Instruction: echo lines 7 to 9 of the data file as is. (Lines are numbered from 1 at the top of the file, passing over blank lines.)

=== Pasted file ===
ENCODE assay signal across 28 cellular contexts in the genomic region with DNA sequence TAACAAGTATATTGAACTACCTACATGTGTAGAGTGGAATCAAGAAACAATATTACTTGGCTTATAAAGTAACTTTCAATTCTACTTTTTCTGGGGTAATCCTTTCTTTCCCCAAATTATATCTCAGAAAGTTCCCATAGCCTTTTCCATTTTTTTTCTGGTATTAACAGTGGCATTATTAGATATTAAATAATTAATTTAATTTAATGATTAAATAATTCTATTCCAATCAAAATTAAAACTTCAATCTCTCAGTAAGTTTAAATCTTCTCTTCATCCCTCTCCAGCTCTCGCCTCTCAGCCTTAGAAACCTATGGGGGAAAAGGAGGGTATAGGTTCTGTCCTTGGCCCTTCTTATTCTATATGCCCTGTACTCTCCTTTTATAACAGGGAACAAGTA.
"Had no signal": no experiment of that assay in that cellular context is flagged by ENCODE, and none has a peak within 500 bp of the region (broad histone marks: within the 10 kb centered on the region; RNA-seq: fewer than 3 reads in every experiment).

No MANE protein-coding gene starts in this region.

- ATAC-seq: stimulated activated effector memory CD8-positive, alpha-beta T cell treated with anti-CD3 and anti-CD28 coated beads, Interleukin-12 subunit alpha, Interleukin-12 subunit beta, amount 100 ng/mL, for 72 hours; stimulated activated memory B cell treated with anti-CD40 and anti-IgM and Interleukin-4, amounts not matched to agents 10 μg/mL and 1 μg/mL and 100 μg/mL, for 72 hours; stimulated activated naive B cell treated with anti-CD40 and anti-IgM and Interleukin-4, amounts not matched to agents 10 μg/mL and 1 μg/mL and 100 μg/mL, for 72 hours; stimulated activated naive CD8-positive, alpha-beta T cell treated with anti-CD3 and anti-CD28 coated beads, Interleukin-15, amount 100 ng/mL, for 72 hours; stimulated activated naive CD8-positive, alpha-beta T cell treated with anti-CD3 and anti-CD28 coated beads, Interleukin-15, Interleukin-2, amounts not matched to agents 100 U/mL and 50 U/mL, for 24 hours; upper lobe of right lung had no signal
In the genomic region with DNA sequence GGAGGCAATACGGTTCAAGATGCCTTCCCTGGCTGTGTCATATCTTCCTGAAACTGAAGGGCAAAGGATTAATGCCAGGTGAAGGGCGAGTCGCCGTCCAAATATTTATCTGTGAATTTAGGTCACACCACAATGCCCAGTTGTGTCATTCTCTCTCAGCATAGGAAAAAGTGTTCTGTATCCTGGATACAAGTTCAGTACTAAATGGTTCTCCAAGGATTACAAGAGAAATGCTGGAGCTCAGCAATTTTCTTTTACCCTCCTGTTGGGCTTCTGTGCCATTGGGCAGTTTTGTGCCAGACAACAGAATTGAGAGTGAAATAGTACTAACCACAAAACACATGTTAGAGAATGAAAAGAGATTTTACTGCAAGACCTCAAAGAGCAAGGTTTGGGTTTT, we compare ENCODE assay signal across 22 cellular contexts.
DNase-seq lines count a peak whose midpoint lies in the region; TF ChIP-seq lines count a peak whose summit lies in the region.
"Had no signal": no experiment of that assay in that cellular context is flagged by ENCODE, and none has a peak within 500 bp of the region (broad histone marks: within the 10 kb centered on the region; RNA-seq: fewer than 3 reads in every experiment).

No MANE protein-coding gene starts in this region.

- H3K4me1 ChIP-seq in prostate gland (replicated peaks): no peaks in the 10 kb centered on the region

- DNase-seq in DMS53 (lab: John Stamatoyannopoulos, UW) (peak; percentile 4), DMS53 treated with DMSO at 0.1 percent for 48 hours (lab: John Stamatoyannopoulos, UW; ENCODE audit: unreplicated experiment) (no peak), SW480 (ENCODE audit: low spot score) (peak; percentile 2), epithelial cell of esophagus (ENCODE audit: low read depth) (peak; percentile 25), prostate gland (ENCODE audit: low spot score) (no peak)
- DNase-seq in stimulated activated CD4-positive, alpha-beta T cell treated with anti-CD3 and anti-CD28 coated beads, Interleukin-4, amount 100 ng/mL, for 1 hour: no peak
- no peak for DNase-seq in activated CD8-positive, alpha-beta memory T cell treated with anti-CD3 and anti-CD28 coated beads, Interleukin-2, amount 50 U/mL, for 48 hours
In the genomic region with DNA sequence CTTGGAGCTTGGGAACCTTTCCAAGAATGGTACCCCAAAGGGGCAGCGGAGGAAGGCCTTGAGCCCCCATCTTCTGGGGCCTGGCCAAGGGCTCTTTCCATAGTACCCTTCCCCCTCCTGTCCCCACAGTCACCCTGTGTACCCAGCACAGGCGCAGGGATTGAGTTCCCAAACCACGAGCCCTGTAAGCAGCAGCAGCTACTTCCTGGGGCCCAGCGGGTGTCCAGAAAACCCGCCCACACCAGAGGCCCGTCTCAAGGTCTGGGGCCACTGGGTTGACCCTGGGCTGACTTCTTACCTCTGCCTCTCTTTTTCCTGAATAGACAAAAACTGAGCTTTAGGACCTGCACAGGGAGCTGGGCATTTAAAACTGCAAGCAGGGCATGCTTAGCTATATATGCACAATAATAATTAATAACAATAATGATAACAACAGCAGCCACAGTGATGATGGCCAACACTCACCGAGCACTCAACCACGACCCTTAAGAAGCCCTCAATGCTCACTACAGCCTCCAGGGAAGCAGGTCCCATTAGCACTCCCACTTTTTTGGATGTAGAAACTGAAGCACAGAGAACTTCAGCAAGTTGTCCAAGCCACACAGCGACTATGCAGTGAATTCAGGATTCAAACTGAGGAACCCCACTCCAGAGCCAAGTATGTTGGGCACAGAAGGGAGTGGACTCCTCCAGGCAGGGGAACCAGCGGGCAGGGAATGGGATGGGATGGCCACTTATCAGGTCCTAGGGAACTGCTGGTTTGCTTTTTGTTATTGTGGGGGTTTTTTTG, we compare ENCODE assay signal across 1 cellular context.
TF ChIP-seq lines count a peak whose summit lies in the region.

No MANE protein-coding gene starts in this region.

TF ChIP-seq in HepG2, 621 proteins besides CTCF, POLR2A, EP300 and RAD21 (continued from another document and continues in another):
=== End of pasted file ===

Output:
"Had no signal": no experiment of that assay in that cellular context is flagged by ENCODE, and none has a peak within 500 bp of the region (broad histone marks: within the 10 kb centered on the region; RNA-seq: fewer than 3 reads in every experiment).

No MANE protein-coding gene starts in this region.

- H3K4me1 ChIP-seq in prostate gland (replicated peaks): no peaks in the 10 kb centered on the region